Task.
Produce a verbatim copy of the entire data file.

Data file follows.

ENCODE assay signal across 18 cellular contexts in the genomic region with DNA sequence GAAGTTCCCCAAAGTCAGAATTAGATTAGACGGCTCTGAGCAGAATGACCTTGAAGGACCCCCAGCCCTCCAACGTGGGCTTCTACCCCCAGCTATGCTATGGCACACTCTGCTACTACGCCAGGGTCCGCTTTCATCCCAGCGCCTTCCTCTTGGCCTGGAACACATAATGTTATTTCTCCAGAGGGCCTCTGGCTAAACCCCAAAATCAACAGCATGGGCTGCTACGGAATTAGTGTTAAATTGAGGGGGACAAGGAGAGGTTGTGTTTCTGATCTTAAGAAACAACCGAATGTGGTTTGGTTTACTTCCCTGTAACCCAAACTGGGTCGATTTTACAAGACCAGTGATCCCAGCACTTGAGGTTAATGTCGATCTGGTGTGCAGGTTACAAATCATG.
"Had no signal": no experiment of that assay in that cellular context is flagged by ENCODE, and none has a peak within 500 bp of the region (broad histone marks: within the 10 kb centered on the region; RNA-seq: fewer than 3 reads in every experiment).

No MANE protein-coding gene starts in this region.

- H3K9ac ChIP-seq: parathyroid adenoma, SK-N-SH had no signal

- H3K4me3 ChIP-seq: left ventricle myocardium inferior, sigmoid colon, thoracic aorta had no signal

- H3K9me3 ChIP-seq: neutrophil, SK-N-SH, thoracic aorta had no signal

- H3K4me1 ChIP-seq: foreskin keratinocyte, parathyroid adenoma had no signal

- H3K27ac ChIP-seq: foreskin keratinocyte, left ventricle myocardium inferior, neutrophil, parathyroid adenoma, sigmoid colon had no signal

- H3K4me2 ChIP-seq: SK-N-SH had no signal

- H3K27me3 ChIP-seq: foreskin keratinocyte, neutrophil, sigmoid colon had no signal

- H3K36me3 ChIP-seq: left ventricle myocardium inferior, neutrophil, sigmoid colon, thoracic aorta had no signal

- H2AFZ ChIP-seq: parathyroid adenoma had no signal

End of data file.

ENCODE assay signal across 18 cellular contexts in the genomic region with DNA sequence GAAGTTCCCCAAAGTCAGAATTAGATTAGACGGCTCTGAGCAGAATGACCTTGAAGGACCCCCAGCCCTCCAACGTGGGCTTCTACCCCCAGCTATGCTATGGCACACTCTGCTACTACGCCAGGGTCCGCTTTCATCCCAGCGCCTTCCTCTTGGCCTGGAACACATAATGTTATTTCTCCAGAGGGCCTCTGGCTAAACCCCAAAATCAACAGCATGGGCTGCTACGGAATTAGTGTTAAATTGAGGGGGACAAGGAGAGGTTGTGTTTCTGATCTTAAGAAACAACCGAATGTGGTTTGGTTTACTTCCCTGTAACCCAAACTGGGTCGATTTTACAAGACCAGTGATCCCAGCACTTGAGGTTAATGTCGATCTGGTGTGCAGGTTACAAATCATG.
"Had no signal": no experiment of that assay in that cellular context is flagged by ENCODE, and none has a peak within 500 bp of the region (broad histone marks: within the 10 kb centered on the region; RNA-seq: fewer than 3 reads in every experiment).

No MANE protein-coding gene starts in this region.

- H3K9ac ChIP-seq: parathyroid adenoma, SK-N-SH had no signal

- H3K4me3 ChIP-seq: left ventricle myocardium inferior, sigmoid colon, thoracic aorta had no signal

- H3K9me3 ChIP-seq: neutrophil, SK-N-SH, thoracic aorta had no signal

- H3K4me1 ChIP-seq: foreskin keratinocyte, parathyroid adenoma had no signal

- H3K27ac ChIP-seq: foreskin keratinocyte, left ventricle myocardium inferior, neutrophil, parathyroid adenoma, sigmoid colon had no signal

- H3K4me2 ChIP-seq: SK-N-SH had no signal

- H3K27me3 ChIP-seq: foreskin keratinocyte, neutrophil, sigmoid colon had no signal

- H3K36me3 ChIP-seq: left ventricle myocardium inferior, neutrophil, sigmoid colon, thoracic aorta had no signal

- H2AFZ ChIP-seq: parathyroid adenoma had no signal